"To entertain, inspire, frighten, teach, and entice as many readers as possible." - Keith Helinski
Wastin' Away Press features Keith Helinski's writings, ranging from short stories online to movie reviews over the years. Also features an assortment of Keith's interests. If you like what you see, check out Wastin' Away Press's official Facebook.
It is no secret that for the longest times, I wanted to move to Florida. That was my dream, after all - ever since comin’ back home summer of ‘08, I’ve been desperately figuring out how to return. I was fairly close last year achieving that dream, except, reality had a hand in making things difficult. Reality isn’t a cop out or excuse. Reality is facing the constraints of what life throws at you, and making the best out of it regardless of the out come.
Karii Lynn wants to move to New York, which I think is every artists dream (much like, if you are an actor or a film-maker, you would want to move to California).
For me during this entire time I’ve been dreamin’, thinkin’, wishin’, and wantin’ to relocate - I didn’t notice that things could happen without packing the bags. I truly believe that I have a secret weapon for making things happen: my writing. With the \m/ story almost ready to seize its days for the world to see, and other stories I have planned in the near to distant future; I truly believe my hobby of wastin’ away writing will set me salin’ away.
If you are an artist that feels stuck in limbo (shitty area, uninspired crowd, lack of motivation), I have some news for you: YOU AREN’T STUCK! In fact, despite the horrible job market and limited career paths for us pesky generation of 90s/00s kids that just wants to make it in the world; this is the perfect time period for us dreamers. The Internet is a wonderful tool to get your voice/art out there. You don’t need to move to New York/California/Florida to make it. In a sense, you can get New York/California/Florida your attention.
For writers, there are so many self-publishing websites out there - plus the best marketing tool on the planet involves social networks. BLOG YOUR SHIT; I do!
For film-makers/actors, YouTube is a great platform to get your work out there.
For bands/singers, Soundcloud lets you cut your own single without worrying about record companies, and if you market the shit out of your shit on Facebook, you will earn your own audience.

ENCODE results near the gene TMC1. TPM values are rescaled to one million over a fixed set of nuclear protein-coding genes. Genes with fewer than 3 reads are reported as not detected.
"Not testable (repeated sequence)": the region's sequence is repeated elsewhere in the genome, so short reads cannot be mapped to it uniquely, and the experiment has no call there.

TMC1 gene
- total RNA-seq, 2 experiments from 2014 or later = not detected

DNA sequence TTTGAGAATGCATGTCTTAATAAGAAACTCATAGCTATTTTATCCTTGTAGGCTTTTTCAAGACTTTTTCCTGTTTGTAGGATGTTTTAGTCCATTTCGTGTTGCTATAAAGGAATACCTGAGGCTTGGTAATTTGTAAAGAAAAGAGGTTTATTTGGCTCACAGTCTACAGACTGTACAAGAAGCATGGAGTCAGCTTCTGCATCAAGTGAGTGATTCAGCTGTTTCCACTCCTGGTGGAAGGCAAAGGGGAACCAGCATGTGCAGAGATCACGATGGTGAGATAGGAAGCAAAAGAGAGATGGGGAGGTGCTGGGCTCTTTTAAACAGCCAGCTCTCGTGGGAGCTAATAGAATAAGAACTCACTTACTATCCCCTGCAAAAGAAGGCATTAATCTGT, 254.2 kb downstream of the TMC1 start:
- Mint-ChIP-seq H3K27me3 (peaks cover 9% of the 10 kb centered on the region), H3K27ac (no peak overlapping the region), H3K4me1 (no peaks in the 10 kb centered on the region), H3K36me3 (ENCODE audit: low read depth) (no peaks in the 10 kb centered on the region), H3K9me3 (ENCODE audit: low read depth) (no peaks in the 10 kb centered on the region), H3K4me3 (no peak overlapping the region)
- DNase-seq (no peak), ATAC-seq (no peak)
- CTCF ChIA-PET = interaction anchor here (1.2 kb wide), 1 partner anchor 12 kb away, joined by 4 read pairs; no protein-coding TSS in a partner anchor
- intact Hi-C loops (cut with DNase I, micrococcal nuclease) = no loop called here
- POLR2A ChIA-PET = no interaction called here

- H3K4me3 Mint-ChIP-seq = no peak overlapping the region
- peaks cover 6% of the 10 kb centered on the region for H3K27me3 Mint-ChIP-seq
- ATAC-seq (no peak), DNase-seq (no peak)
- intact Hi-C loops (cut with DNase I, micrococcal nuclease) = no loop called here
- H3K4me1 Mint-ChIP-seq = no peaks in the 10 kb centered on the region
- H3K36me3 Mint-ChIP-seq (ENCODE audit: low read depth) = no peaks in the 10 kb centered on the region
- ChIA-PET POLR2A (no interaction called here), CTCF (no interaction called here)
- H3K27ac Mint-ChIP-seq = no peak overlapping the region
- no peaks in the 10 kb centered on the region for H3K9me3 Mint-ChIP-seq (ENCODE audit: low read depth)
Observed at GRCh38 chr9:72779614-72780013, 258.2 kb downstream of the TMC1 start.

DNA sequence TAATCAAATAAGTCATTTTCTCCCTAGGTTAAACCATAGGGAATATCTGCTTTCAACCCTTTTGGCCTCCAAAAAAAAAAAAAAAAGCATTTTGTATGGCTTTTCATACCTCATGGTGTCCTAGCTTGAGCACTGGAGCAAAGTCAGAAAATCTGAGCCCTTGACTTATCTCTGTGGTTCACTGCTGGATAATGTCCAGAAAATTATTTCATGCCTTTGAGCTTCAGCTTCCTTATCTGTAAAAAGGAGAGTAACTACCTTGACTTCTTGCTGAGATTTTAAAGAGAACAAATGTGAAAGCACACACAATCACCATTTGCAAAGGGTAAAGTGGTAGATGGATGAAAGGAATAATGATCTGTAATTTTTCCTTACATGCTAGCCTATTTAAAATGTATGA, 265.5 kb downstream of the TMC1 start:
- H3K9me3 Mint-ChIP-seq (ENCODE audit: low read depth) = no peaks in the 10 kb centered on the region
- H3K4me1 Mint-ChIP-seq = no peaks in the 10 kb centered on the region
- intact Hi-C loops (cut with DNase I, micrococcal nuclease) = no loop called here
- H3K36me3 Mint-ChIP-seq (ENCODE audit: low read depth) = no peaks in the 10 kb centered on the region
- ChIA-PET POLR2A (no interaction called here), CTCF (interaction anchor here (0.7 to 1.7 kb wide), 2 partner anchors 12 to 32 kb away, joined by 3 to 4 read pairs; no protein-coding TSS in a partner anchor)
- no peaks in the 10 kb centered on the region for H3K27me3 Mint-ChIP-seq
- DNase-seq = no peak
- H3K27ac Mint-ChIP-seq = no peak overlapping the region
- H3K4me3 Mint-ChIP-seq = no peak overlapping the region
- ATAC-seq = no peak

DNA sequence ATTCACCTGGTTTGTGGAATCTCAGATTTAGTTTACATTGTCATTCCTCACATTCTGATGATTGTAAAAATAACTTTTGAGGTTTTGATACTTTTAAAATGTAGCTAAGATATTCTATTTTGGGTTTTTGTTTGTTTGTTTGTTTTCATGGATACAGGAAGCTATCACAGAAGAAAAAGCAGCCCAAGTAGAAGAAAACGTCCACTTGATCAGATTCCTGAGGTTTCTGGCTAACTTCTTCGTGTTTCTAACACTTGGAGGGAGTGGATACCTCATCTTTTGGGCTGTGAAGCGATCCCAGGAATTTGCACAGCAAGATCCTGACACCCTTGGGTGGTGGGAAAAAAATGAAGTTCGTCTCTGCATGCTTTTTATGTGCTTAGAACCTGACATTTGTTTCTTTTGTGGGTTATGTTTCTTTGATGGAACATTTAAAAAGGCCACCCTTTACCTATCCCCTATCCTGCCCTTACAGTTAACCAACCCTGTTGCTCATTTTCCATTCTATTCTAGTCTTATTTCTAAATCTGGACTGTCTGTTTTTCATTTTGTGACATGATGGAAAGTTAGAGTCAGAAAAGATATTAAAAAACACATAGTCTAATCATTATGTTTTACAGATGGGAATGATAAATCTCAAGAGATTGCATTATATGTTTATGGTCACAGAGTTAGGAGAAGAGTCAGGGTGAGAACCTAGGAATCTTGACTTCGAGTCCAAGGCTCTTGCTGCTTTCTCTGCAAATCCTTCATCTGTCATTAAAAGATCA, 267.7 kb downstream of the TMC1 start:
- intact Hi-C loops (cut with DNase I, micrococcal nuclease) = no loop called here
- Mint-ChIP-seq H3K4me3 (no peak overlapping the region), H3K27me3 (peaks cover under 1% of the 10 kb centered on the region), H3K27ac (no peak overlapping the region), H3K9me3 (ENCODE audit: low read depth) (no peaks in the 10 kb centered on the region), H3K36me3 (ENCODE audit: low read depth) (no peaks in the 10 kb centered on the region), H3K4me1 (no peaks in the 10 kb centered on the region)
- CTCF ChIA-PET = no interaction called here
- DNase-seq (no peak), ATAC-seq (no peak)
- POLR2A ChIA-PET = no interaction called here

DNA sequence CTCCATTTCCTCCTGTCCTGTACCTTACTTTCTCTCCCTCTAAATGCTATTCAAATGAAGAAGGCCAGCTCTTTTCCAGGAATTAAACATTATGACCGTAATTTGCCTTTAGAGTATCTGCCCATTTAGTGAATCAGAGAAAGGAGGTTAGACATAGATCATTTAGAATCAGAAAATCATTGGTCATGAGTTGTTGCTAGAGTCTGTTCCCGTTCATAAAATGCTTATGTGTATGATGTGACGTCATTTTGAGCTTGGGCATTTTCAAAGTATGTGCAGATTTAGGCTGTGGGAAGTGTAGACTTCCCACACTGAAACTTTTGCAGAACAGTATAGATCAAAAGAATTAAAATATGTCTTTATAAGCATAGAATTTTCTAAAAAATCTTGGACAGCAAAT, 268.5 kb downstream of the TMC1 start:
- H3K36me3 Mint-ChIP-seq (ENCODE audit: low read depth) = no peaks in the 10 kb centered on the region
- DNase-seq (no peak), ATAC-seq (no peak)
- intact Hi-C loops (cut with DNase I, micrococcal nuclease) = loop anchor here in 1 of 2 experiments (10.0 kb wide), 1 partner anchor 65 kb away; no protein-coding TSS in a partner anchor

And for artists, deviantart-it!
Yes, you still have to work your shitty day-job. Yes, it will take you much longer to get your pieces out there. Yes, there are a million people on the Internet that is trying to do the same thing you are: be heard.
However, yes; there is a possibility that you will be heard by the right person at the right time. Whether you accidentally stumble upon an important person at a Starbucks in New York that will make your career happen, or an important person accidentally stumbles upon your blog that will make your career happen - you are trying to sell yourself, regardless on the hows and wheres.
As for me, I am still building my portfolio full of writings. Once I feel I have enough to sell myself, I will push myself to a bunch of book publishers. They can’t ignore the writer of ‘Wastin’ Away’ if that writer also has other versatile pieces under his belt. 8-)
When I first started writing the \m/ beast last year and all-through out the summer, I posted songs/albums that inspired/influenced the story. That fall, I then posted a few selective movies that also had some inspiration to the shape of the story.
The biggest influence of course, is my reading. Any writer will tell you that they get inspiration by the books they read. In this case, I can’t exactly write a fictional rock memoir without reading real rock memoirs, and believe me, I’ve read my share!
The first (and favorite) of the rock memoirs that has a resemblance to my rock story is ‘Walk This Way.’ The sex and drugs bores me, and I hate to disappoint people ahead of time, isn’t in my \m/ story much. However, there are two themes I did borrow from this book, and in a nut-shell, Aerosmith’s career.
One: how Aerosmith gets out of record contracts. I don’t recall if the band goes in details in the book, but I do remember reading somewhere years ago that Aerosmith wanted out of Geffen’s contract, so they released a shit load of greatest hits and live recordings. I believe they did the same thing for Columbia records (but I am not entirely sure). In any rate, I applied this in my rock story, where the band I created (Outsider’s Vengeance) was stuck in a shitty record deal, so after spotting a flaw in their contract, they cut a couple of live albums and a cover compilation to get out of it.